Sing Street – Review

Oh, John Carney. You are a brilliant mastermind! You can bring joy and humanity to your films and make us truly sing! You are the master of gloriously echoing music throughout this charming films such as Once and Begin Again. Indeed, it looks like you are back to take the world by storm again with the excellent Sing Street that features everything that makes your movies such rambunctious and infectious fun and broiling devastation..

Set against the backdrop of an economic recession, this Irish movie revolves around Conor, a young boy who is moved from his comfortable life in a private school and into an inner city Dublin school.  There, he discovers the super-cool Raphina and attempts to impress her by forming a band so she can star in their music videos. Bringing in random boys from the school, Conor – otherwise known as Cosmo – tries his hand at wannabe musician – emulating the likes of The Cure, Duran Duran, and Adam Ant!

“The Commitments for Kids!” – a few reviewers have been saying, likening Sing Street to Alan Parker’s seminal musical adventure and the familiarities may tarnish an almost impeccable feature. However, in the young collective, brimming with delightful kinetic joy and unbridled talent, the band takes form and becomes the vocal point for artistic expression and emotional puberty that populates the film so brilliantly.  Ferdia Walsh-Peelo allows Cosmo to come alive with his own brand of anarchism when life and love literally punch him in the face. Walsh-Peelo tackles the gravitas of visceral scenes alongside the boisterous band and their aims for freedom.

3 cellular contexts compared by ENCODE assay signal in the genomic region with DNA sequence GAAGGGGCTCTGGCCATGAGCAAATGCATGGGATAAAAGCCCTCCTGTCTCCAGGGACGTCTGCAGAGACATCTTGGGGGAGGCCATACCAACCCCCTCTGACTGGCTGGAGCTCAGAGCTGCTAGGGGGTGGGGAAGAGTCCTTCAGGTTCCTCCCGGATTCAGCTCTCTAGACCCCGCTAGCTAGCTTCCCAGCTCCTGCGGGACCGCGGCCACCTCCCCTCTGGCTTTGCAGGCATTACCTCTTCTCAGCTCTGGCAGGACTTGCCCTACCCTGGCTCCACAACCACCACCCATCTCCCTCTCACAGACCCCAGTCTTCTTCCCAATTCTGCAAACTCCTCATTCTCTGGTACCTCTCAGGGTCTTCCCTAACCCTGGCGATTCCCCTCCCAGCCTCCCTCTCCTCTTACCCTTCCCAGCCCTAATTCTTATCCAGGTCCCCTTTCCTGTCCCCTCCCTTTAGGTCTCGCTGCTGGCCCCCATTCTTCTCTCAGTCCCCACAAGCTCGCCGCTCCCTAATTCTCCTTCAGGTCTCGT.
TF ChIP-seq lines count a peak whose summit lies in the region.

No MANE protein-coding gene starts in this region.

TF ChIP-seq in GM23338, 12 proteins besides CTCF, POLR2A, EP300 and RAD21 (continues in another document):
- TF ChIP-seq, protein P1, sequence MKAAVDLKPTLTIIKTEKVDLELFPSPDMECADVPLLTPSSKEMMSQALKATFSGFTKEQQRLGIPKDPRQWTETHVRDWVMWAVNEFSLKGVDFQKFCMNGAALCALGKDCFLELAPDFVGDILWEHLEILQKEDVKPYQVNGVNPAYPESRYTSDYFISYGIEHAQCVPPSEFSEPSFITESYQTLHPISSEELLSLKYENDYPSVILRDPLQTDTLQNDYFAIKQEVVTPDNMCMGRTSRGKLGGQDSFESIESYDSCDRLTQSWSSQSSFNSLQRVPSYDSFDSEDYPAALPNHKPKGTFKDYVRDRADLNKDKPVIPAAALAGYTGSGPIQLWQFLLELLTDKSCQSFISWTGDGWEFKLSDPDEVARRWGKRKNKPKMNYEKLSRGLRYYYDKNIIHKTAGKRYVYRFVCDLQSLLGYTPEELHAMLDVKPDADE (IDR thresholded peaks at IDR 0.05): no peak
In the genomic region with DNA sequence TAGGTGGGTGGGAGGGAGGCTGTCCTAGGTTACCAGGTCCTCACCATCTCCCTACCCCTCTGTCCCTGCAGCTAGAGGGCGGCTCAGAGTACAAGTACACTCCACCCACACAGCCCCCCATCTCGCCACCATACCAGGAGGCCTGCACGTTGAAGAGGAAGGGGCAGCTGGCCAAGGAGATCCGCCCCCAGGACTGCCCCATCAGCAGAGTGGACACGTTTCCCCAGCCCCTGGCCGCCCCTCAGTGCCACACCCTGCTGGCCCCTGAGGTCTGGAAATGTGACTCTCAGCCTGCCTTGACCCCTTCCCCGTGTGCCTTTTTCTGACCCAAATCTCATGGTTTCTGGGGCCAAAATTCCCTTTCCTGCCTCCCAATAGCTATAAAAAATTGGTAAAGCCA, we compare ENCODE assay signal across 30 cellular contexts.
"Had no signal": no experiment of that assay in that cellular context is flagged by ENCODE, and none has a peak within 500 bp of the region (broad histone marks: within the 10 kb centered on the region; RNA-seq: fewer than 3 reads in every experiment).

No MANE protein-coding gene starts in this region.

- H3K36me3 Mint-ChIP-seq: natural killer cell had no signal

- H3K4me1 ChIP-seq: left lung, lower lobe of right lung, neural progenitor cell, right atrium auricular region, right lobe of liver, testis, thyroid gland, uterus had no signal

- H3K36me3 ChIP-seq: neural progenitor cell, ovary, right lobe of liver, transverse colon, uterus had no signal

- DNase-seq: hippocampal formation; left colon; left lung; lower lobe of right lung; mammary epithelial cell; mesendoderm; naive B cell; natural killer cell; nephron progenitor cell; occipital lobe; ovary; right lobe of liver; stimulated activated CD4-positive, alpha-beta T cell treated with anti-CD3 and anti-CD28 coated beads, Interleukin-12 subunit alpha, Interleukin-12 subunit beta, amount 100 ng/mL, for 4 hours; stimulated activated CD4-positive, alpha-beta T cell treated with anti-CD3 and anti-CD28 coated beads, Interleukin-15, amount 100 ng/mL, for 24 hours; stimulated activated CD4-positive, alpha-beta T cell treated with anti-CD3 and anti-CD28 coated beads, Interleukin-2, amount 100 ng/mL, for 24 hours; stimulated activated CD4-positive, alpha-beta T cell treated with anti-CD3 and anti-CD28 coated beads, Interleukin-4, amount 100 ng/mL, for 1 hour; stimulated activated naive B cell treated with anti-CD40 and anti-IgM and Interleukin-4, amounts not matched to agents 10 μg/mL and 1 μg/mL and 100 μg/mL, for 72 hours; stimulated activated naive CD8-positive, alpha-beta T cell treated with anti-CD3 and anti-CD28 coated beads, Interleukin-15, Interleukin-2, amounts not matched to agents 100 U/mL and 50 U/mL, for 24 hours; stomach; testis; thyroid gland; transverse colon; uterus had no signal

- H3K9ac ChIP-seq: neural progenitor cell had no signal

Helped by Jack Reynor’s outlandish “hippy” notions as an older brother Brendan guiding Cosmo to glory, and Lucy Boynton’s stunning Raphina marred by circumstance, Sing Street is a collection of young actors enlivening the film with youthful ambition and more!

As with Carney’s work, the songs are a collection of songs as compelling as anything.  Eighties odes and melodious originals are bountiful in the film. The soundtrack mixed with classic pop tunes and unique masterpieces such as The Riddle of the Model and Drive It Like You Stole It allow this “sort of musical” to brim with undeniably amazing songs.

Simply having a band churn out some guitar riffs and capturing the eighties music in a loving homage would be enough to sail Carney’s masterful comedy into a slick and entertaining film. But Carney is adept at juxtaposing emotional and difficulty in a human way. With his parent’s separation pending, bullying at school from teachers and pupils alike, and Raphina’s panache for older men, Conor is plagued by life that he escapes from in his music. Carney also delivers an accurate look at working class Ireland which is loving contrasted against that coming age notion to escape. It all mixes together to create a near-perfect musical adventure.

The energetic happiness that beams throughout you as you skip merrily from the screening is unparalleled in this year’s collection of gritty superheroes, damned dramas, and the misery in between.  Certainly, that spirituous effervescence that waves excitable and determined emotion through you way past the credit roll is unique to Carney’s cinematic portfolio. Not without the ebbs of devastation flowing underneath this inspirational ditty, Sing Street is power song, a fist pump, and a charge for something greater than the one life has given you. Its hope and courage; rolling with catchy tunes and a beating heart that makes the world a little bit brighter…


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